A trademark (one word) is the identity you give your products. A service mark (two words—don’t know why, just the way it is) is the identity you give your services. Trademarks and service marks are essentially treated the same way, so from now on let’s just call them trademarks. Effective IP protection requires an understanding of what these assets are.
Back to that identity. It’s how people are going to know that a particular product or service came from you and no one else. A trademark can be a word, a graphic design, a picture, a color, a sound, a character, even a smell. Or a combination of any of them. It’s just like your own name. That’s how other people identify you. You use a trademark to ensure they identify you with that product or service.
Examples of trademarks:
- APPLE – computers
- CHANEL NO. 5 – perfume
- COCA-COLA – soda
- ABSOLUT – vodka
- ROLEX – watches
Examples of service marks:
- JETBLUE – airline services
- HYATT – hotel and resort services
- OLIVE GARDEN — restaurants
- SUNTRUST – banking services
- HARVARD – education services
Logo vs. Trademark
It’s just another name for a trademark with a design component. Think of the Apple logo, GEICO lizard, Mickey Mouse, Mercedes star, and Fruit Loops. These are all logos and they are all trademarks. One and the same thing.
- APPLE LOGO – computers
- GEICO LIZARD – insurance services
- MICKEY MOUSE – coffee mugs
- MERCEDES BENZ LOGO – cars
- FROOT LOOPS LOGO – cereal
Speaking of Froot Loops, there’s a very funny and very true story about a series of lawsuits that were brought against Kellogg’s for false advertising because FROOT LOOPS has no fruit in it. A similar lawsuit was brought against the maker of Cap’n Crunch with Crunch Berries because the crunch berries had no fruit. None of the lawsuits made it very far, but imagine if they did and the products had to be taken off the market. Would the plaintiffs then be cereal killers?
OK, enough groaning, back to business.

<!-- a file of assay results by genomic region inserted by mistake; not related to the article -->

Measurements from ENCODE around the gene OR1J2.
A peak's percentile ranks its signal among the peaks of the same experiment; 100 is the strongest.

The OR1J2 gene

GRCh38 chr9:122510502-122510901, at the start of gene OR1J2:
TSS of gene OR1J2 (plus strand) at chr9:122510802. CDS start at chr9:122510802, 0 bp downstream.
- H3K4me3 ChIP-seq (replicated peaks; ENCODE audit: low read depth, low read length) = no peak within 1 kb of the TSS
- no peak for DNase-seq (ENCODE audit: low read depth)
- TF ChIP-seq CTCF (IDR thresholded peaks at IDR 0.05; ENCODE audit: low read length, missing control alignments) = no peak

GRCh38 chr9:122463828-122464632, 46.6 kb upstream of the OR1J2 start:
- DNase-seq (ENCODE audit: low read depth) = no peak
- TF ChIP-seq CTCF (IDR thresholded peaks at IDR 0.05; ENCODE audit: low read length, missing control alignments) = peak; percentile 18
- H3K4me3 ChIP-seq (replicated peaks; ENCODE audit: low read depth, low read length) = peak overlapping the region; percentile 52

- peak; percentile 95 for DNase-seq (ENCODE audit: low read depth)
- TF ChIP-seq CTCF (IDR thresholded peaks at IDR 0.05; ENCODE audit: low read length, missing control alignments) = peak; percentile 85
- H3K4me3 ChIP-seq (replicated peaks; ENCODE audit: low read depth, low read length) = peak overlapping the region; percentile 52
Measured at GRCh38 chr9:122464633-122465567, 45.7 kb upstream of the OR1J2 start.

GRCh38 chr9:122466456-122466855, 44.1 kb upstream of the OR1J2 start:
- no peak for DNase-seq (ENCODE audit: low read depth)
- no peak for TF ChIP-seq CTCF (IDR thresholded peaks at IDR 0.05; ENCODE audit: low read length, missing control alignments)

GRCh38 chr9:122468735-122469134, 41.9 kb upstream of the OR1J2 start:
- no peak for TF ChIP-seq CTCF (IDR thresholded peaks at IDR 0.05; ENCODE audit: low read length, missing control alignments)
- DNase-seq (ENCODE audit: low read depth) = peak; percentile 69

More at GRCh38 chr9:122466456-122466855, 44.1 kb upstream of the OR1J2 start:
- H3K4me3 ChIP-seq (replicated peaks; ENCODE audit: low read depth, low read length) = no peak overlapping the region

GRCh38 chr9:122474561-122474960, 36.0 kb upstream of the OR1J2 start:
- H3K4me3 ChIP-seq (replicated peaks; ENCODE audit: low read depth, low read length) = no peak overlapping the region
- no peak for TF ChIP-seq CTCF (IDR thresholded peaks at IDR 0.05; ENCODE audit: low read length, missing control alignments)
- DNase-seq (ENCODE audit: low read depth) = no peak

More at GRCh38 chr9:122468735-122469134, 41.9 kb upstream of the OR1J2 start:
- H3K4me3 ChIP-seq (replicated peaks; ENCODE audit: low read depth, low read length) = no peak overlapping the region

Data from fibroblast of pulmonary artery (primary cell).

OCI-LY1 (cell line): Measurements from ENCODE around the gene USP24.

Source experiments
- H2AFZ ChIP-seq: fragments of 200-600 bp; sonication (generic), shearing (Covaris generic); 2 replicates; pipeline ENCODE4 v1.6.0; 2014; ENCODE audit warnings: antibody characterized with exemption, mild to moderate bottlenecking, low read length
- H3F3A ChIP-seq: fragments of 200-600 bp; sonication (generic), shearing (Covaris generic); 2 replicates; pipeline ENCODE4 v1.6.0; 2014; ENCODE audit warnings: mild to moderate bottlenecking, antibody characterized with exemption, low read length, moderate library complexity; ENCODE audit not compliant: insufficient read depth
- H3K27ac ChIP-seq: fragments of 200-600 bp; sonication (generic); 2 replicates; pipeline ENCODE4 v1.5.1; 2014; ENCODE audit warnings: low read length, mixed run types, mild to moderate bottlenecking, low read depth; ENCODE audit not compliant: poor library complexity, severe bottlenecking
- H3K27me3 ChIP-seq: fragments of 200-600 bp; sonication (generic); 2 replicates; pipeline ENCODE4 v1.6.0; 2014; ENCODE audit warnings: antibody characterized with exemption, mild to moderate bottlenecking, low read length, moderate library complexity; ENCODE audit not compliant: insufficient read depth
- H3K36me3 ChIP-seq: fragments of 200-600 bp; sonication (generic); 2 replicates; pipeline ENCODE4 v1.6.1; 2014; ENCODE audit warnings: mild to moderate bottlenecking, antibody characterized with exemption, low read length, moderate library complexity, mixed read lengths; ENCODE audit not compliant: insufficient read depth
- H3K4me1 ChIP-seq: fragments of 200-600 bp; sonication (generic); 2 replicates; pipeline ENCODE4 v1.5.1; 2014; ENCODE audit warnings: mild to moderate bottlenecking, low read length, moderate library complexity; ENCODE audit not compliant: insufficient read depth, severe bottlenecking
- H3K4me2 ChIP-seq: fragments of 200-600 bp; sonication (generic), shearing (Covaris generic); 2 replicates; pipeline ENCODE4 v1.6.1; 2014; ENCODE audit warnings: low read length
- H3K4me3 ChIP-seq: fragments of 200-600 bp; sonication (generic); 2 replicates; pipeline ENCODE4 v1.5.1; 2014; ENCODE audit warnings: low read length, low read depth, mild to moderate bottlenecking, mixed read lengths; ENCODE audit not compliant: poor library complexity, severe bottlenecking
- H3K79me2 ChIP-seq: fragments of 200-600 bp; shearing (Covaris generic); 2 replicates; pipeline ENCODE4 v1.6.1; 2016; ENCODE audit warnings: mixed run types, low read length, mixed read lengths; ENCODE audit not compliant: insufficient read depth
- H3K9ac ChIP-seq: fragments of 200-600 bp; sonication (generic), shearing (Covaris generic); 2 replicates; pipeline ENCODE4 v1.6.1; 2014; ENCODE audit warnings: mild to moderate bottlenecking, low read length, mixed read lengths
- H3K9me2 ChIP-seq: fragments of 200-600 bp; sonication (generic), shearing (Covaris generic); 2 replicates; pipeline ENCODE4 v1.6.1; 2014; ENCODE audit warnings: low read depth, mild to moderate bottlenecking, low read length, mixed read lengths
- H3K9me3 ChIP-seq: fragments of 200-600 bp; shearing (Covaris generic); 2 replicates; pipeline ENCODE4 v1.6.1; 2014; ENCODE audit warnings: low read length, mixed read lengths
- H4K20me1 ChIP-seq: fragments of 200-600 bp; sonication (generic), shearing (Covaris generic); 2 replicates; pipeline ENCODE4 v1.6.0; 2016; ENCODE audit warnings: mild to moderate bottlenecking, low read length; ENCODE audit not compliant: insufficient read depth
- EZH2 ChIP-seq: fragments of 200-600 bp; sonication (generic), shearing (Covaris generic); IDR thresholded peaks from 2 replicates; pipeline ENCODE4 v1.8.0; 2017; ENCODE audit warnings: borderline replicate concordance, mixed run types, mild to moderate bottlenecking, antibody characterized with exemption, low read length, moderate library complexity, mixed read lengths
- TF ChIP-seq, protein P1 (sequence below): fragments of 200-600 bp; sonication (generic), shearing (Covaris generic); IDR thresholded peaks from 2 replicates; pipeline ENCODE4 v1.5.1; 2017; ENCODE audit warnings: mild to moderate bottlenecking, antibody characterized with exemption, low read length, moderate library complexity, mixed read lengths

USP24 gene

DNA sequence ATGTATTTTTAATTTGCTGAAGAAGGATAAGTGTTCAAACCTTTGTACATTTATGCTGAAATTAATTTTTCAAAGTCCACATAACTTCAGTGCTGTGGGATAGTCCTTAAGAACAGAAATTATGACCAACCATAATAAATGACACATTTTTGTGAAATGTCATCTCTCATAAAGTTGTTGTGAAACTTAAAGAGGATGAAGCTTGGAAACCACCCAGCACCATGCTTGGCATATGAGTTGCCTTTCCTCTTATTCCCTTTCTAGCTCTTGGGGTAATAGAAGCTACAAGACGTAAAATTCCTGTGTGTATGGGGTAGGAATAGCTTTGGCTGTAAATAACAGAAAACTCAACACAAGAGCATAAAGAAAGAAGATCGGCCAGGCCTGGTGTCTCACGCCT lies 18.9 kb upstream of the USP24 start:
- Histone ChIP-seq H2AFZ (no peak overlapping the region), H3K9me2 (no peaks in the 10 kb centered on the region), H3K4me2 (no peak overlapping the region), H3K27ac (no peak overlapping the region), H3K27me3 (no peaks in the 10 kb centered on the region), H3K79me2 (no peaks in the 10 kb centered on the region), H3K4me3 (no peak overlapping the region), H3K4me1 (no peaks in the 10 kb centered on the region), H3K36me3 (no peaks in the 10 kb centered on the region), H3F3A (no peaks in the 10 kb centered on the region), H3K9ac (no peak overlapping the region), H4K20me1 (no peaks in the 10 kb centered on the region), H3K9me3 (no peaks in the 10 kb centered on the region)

The way a product itself looks or is packaged can also be a trademark – that’s called trade dress. Whether it qualifies as trade dress, and thus as a trademark, depends on a few things.
First, the shape of the product or the packaging has to be something no one else in the industry needs to use for a similar type of product. In other words, it can’t be functional. And it has to be in use for a long enough time to develop sufficient public recognition aka “secondary meaning” or “acquired distinctiveness.”
For example, you can’t claim trademark rights in the rectangular paper box that most perfume products come in. BUT if you create a memorable design on that box and use it long enough – usually at least 5 years or so – without anyone else using the same design on their packaging, and you can show that all important “acquired distinctiveness” – there’s your trade dress. Or if you put the perfume itself in a bottle shape that no else uses and the shape of the bottle doesn’t serve any purpose other than to identify your product, there’s your trade dress.
Two perfect examples of both types of trade dress:
The perfume box itself is pretty common, but the overall look of the packaging – the white background with the black borders – is immediately identifiable as a Chanel perfume box. Similarly, the bottle itself is unique – and so iconic that Andy Warhol did a silkscreen of it in his series “Ads.” The bottle doesn’t need to have the trademark on it to be instantly recognized as the Chanel No. 5 bottle.